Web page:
I’ve only just realised you’ve not seen the finishing of Evelyn Rose – I wrote the post then didn’t schedule it!
The glint of the gauze shows up particularly well in this photograph of the rose, and you can see, too, the various different silk threads I’ve used to get the effect and shade I wanted. Tricky, because I didn’t want a naturalistic, Redouté-style rose, but – because, as I said, they don’t work with stems – I didn’t want a canal-art style rose, either. I think I got it right, and I’m rather pleased!
This slightly “stencilled” type of leaf helps to keep the balance between “naturalistic” and “stylised”. It also provides an opportunity for some rather striking shadows when the light is right, and I was delighted, throughout the stitching, to have moments like this, when it became clear that the idea was going to work just as I had hoped!
I knew that Evelyn’s father, in particular, would be very disappointed if he discovered later about my usual Morse Code signature, and I hadn’t done it for Evelyn, but making it small enough, and neat enough, and showing the stitches at the back as little as possible, was a little tricky. I twisted together several colours to get a fine, caterpillary thread, and worked my stitches as close to the stem as I could get them. In real life, it’s very hard to see my signature, but I promise you, it’s there!
The next challenge was to mount it. All this was happening only just pre-lockdown, so I went to see my wonderful framer, who goes by the (entirely deserved) name of Framing Genius. Between us, we came up with a way to create a sort of “sealed unit” of the embroidery and the mounts, so that I could post it overseas to our friends, who would then have something displayable until they can find a framer when such things are possible again.
Now, the next post in SlowTV Stitchery is now live – Episode Eighteen – on the desirability of imperfection and the likeness of mathematicians to cats!
I decided to understitch all the elements, and then concentrate on the rose, stem and leaves.
However, in this photo, you can see not only the finished rose on its stem, but also the understitched lettering, and the beginning of the effect I want, with the sunlight casting a shadow through the gauze to the surface beneath.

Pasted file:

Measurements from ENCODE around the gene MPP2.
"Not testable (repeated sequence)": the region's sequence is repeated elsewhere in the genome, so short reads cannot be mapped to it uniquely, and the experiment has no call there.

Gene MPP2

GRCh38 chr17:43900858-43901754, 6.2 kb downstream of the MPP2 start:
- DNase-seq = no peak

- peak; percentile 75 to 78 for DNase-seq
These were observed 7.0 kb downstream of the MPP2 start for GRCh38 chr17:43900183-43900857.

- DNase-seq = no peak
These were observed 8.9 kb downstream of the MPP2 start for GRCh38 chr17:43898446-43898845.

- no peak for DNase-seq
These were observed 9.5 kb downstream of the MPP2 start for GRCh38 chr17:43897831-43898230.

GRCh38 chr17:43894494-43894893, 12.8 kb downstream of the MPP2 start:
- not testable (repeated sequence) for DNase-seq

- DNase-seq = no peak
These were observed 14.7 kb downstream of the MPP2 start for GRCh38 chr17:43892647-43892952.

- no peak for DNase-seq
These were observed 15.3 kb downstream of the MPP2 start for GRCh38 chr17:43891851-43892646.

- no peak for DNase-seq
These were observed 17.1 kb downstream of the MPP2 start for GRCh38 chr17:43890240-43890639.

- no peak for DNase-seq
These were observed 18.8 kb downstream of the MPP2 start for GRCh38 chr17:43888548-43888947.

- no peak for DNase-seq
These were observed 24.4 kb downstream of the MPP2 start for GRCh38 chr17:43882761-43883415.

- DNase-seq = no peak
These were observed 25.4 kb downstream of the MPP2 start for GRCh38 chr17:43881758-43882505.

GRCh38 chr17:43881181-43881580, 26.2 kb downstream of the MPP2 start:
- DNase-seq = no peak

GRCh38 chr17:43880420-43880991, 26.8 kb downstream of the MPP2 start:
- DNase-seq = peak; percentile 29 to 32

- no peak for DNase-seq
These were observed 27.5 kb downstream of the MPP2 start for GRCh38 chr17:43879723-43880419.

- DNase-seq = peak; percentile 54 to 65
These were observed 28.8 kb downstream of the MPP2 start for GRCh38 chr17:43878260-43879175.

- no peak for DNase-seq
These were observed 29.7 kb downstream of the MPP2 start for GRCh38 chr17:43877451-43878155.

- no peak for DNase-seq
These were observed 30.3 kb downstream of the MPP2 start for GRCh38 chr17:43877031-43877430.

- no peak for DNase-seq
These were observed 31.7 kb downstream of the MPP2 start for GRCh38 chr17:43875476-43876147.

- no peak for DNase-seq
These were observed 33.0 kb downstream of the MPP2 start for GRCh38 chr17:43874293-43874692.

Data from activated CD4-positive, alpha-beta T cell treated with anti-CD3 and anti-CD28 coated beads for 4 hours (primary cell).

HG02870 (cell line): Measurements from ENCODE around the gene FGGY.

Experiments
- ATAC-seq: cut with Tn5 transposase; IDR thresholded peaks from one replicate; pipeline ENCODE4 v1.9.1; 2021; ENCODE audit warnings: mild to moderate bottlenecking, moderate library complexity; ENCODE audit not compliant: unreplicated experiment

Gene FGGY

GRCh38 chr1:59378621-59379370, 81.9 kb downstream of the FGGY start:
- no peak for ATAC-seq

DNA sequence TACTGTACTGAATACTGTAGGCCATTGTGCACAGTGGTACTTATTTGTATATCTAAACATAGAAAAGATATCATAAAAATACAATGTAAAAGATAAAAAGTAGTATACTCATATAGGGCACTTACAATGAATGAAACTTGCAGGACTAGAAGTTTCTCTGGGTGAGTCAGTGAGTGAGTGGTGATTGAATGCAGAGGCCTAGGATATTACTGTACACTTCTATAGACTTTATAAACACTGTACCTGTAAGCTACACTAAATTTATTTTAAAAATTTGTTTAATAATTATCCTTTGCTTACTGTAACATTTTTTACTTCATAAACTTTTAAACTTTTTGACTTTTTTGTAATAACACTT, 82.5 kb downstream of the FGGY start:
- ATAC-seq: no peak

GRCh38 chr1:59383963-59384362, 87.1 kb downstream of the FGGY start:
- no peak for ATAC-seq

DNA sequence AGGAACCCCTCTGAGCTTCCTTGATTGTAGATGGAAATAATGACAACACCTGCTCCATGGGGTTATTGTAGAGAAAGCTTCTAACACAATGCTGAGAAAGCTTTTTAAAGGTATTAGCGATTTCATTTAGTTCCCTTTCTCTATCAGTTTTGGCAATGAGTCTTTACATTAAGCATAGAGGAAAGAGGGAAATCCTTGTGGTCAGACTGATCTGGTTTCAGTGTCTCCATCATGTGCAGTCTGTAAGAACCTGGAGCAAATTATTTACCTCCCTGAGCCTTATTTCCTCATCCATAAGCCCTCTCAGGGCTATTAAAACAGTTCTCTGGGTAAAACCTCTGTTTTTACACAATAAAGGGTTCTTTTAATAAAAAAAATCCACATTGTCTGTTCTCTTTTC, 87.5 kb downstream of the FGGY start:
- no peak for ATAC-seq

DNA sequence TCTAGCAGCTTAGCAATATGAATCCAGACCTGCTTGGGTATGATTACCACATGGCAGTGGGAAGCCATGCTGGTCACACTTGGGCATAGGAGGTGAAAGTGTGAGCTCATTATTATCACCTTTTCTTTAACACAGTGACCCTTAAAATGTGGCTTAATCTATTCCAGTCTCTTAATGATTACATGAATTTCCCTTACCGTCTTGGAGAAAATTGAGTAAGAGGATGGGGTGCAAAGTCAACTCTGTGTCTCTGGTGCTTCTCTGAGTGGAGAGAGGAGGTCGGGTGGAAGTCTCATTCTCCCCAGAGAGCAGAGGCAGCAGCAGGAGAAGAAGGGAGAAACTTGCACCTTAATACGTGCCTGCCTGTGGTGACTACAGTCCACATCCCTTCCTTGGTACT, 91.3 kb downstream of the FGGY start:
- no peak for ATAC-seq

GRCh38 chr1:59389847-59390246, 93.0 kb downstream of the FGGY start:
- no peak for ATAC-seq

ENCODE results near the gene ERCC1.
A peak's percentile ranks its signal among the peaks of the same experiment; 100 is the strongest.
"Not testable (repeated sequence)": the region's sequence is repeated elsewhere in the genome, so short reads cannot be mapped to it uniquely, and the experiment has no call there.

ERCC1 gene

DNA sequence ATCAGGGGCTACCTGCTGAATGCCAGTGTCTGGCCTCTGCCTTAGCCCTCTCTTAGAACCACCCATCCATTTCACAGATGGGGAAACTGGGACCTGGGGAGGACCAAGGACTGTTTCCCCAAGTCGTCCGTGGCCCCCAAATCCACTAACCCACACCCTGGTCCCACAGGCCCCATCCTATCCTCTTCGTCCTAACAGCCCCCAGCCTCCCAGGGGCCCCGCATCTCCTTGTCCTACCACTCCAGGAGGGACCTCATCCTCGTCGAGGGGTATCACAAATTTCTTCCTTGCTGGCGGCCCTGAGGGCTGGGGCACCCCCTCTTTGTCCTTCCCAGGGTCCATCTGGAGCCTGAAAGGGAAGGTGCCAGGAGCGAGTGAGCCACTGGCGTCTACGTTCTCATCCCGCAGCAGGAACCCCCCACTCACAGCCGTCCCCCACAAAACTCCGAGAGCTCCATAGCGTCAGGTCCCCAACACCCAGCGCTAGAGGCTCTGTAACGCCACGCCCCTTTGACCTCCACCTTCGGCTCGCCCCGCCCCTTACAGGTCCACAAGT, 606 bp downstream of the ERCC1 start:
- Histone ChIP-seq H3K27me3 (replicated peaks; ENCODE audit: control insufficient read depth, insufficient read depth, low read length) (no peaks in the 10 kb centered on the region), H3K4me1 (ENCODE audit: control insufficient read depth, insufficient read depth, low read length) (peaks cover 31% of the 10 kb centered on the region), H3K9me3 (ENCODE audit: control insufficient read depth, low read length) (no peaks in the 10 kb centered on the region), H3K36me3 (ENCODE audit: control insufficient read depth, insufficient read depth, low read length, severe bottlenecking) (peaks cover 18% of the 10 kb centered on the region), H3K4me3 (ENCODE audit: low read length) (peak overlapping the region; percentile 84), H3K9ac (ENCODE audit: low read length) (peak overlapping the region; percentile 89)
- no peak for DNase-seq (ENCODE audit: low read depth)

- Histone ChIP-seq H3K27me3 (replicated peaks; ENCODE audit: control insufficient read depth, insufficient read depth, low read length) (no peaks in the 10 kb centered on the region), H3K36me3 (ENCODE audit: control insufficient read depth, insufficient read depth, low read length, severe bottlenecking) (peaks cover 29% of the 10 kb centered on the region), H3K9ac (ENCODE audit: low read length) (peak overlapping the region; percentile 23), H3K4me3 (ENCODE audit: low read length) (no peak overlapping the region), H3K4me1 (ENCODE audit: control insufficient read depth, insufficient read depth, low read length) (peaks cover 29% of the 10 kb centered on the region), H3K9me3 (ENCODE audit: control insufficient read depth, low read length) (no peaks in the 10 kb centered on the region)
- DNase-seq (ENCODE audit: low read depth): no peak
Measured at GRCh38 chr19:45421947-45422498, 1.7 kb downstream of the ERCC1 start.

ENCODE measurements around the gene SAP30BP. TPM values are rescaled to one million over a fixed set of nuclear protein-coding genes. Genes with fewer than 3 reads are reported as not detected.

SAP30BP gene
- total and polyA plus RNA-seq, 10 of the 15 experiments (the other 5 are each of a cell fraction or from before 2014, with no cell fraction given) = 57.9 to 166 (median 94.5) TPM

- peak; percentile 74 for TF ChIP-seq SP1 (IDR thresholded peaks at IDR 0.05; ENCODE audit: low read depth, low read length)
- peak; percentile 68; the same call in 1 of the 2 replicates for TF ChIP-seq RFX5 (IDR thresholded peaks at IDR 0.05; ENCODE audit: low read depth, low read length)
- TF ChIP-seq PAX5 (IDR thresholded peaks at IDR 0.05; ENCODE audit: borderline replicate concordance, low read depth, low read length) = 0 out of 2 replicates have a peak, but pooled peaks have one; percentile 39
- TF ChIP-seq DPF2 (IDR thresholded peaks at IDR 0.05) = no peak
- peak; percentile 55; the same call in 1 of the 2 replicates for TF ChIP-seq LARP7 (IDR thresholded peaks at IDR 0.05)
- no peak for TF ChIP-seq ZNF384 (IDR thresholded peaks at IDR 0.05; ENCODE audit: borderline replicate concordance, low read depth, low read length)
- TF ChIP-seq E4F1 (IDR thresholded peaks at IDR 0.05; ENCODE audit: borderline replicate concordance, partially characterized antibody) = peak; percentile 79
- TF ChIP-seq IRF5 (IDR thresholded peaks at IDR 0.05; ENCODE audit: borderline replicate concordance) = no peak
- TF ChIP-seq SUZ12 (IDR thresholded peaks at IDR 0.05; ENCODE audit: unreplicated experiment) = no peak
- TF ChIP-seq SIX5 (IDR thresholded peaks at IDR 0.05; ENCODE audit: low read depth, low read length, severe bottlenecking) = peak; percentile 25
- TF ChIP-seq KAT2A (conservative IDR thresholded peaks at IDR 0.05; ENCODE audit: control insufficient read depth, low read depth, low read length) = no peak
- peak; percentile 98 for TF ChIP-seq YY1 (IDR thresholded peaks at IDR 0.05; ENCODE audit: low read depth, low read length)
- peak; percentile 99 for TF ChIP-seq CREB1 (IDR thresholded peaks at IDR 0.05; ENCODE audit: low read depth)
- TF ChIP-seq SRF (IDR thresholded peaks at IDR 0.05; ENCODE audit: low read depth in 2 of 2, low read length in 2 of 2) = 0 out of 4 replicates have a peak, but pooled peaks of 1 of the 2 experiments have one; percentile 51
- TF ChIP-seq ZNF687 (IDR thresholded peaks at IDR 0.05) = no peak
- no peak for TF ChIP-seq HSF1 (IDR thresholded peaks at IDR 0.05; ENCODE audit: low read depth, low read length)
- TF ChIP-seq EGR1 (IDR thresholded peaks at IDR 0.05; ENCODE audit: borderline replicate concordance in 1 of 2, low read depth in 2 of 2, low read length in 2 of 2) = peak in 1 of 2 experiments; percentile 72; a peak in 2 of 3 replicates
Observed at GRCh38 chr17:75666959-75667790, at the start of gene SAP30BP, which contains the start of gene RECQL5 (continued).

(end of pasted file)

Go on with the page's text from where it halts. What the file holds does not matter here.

Then I had to decide how to stitch the top layer of the lettering.
I took a photocopy of my painted design in black and white, printed it out twice, fished out a white gel pen, and began to experiment with stitch direction. I decided that the constantly changing angles of the slanting version would end up terribly “busy”.
So, horizontal it is, then. And I’m using Japanese Flat Silk, which at least makes the satin stitch easier to make work!
And while you think about how that is going to go – Episode Nine of SlowTVStitchery is now up, in which the first edge is reached, and it is agreed that the sight of colours against gold is worth getting up for!! Happy watching, happy stitching, and stay safe.
I found a gauze with a slight glint to it, stretched it on my frame and drew the design on to it. And at this point, the primary challenge I was going to face made itself felt – finding the angle from which to see the lines on the fabric, so that I could do the stitching. Add in the glint on the fabric, and sometimes I could see the lines, sometimes I could see the fabric, and sometimes I wasn’t sure I could see either… I knew it would be this difficult, by the way, but I thought the end result would be worth it!
The stitching is going to be very simple, mainly satin stitch (yes, I know!) because the main characteristic I want here is the magical effect of the embroidery floating above the backing surface.
Obviously, the first thing to do was to outline every element. I’m using a mixture of silk thread, some vintage, and some from Thistle Threads courses.
So here you are – all outlined, and the thorns already in place on the stem. You can see the fabric I have over my worktable through the gauze in this picture, and you can see that glint in the sunshine as well.
The next episode of SlowTV Stitchery – Episode Seven – is now up. It explains why “Slow TV Stitchery” and offers memories of an astronaut. I hope you enjoy it.
Earlier this year a dear friend and his wife produced a baby girl, who they’ve named Evelyn Rose. We were, of course, thrilled for them, and sent many congratulations, and even managed to speak to them (they’re in a different time zone). During that conversation, they said, “We love what you do, and we’d love you to do something for Evelyn!”.
Well, I didn’t have another commission looming, and the Faience Necklace wasn’t framed up ready to go yet, so that fell very pat. I asked what they had in mind, and this is the sketch that came back.
That gave us a lot to think and talk about. I played with a variety of typefaces, and finally settled on a cursive style. Then I thought about roses. My first thought was stylised canal art roses, but they never have stems, so I thought some more. Unusually for me, at this point I got out my paints, found some photos of roses, and started experimenting with simplifying them and really understanding the forms of them and the way the petals fold.
I ended up with this basic design – the name in an elegant cursive font, and the “l” replaced by a single stemmed half-open rose. Then I thought of the embroidery on gauze I experimented with a few years ago. It seemed to me that this was a perfect opportunity to play with this technique, and it has the advantage of producing something sufficiently grown up that in 20 years time, Evelyn probably won’t be embarrassed to have it on show…
Episode Six of “Slow TV Stitchery” is now up. Please take a look, and ask me any questions that occur to you…